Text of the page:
Monday, June 14, 2010

The school at dawn

The night before the triathlon is almost festive. Like the night before Christmas, you go to bed early and put yourself to sleep thinking magic thoughts. I mulled the question, “What if the run is really hot again? How can I think my way through it?” The night was full of anticipation.

I dreamed about the children I helped raise, how I left them, how it wasn’t up to me. I woke up miserable. I thought, “I will tell myself, Feel how hot it is. Feel how my muscles work so well, so fast when it’s hot. Feel how my joints are loosest when it’s hot. I’m fast when it’s hot. I’m a well-oiled machine running hot.”

Amy woke beside me, restless because the hotel was noisy. I mumbled what our coaches had told us. “It doesn’t matter if we sleep badly tonight. Last night was what mattered, and we had a good night’s sleep.” She turned on the light to read for a while.

I dreamed I was outdoors before dawn barefoot, in a cotton negligee. I was on my way home, but there, suddenly, was a school of black and brown teenagers on the hillside as the first light was breaking, singing and clapping and chanting affirmations. I am somebody! I slipped between their rows.

I thought, It’s good for them to do affirmations. They probably benefit, but wouldn’t they benefit more from sleeping another hour and a half? I thought, I have to start swimming right away. None of this waiting for everyone else to get out of the way. I have to start swimming with the crowd.

I woke earlier than necessary, listened to the hotel noises, felt the hotel sheets, thought, “I’ll say, Feel how hot it is! Feel how my muscles move so fast when it’s hot.”

It was 4 am. In the room next door, the people who had been up until 11, who had fiddled with the connecting door before going to bed, got a wake-up call. As one mind, Amy and I said, “Not fair! Our revenge was going to be to wake them up at 4:30!”

I felt the sheets. I reminded myself, “I have to limit my rests in the swim and in the run. I have to be disciplined. Only five short walk periods in the run. Maybe ten breaths. In the swim, turn over and kick, only the minimum, maybe ten breaths. Then back into the freestyle stroke.”

The phone rang. Our wake-up call. We made our preparations and were out of the hotel with our transition bags, a cup of hot coffee, and our bikes by 5:15. At the reservoir parking lot, people with blinking flashlights, women smiling at each other, getting their bikes off the back of their cars, riding down to the reservoir. First light was breaking.

We split up in the transition area, racked our bikes, got our things arranged on our towels. Found familiar faces, found the porta-potties. Snacked and drank. I stripped down, finally, in the cool dawn light, and walked down the hill to the swim start, barefoot and blind, to join the crowd, my orange swim cap in one hand, happily not clashing with my blue bathing suit, my disposable bottle of water in the other.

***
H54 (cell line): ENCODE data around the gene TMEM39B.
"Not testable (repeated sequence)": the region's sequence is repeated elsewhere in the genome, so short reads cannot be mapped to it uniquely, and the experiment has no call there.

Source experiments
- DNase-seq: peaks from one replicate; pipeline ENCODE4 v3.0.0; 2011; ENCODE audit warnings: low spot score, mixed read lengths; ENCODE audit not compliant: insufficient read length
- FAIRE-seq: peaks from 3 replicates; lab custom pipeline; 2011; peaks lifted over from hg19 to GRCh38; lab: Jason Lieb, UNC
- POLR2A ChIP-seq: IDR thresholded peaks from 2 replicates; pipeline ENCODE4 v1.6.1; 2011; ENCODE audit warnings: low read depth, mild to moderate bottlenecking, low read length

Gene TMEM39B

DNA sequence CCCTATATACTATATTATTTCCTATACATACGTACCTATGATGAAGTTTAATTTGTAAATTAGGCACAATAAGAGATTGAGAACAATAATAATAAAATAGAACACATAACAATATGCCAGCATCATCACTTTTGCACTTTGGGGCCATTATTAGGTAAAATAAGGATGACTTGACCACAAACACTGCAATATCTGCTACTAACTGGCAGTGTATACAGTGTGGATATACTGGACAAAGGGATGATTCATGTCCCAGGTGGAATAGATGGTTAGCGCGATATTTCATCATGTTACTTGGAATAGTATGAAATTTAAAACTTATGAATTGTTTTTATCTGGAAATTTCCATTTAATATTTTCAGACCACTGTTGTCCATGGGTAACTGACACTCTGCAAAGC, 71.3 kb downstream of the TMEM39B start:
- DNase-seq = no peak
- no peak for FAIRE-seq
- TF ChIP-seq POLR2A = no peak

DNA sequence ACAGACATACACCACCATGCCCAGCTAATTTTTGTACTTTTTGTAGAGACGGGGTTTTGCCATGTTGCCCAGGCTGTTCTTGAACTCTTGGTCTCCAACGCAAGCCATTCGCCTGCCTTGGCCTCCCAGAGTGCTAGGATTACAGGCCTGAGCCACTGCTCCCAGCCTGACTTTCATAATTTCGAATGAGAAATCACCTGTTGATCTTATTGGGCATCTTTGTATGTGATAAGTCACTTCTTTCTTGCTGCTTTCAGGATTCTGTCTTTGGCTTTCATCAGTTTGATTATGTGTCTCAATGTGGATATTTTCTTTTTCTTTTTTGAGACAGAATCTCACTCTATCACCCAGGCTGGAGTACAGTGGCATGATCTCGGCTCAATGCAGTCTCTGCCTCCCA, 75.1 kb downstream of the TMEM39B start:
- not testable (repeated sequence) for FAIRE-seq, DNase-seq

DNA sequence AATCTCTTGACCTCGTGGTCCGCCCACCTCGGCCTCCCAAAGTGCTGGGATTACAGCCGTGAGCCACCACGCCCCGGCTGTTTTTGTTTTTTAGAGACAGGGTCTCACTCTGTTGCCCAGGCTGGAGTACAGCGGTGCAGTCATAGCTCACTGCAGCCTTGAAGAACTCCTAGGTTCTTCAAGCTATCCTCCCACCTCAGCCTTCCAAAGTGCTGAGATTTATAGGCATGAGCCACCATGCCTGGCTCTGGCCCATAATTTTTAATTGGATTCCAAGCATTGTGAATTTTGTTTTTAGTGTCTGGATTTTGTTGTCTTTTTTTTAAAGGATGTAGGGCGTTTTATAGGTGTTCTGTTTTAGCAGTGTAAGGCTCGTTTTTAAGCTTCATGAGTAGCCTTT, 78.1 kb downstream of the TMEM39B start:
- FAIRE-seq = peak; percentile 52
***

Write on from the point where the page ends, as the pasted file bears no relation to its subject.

The familiar voice started in my head: I am NOT going to put this cap on, these goggles on, and get in THAT water and swim OUT THERE. (Where are the course markers?) The crowd chatted and assessed the water, the course, the weather, their goggles. I shared my bottled water with a woman who wore an orange cap. I swung my arms, jumped up and down, stretched my lower back. And the voice in my head kept on saying, I am NOT. I put on my orange cap and my goggles, moved forward with the other orange caps, watched the green caps before us splash away. I am NOT. You’ve gotta be kidding!

Officiating there on the dock was our jovial coach Dave yelling, “Get in the water, get wet all the way, ladies!” I squatted down in the gray water, gave a thought to all the women who were no doubt peeing in the water around me. I put my face in and blew out. Cold! I sputtered. Repeat. Still so cold. Again. Damn, no good. Again. Okay, better. Again. Better. . .

“. . .Three! Two! One!” Then with an awkward leap, the orange-capped crowd became a school, splashing silver like smelt, slipping evolutionary bounds, slipping through the water. I thought, “None of that waiting for everyone else to get out of the way. I have to start swimming with the school.” And so I did.

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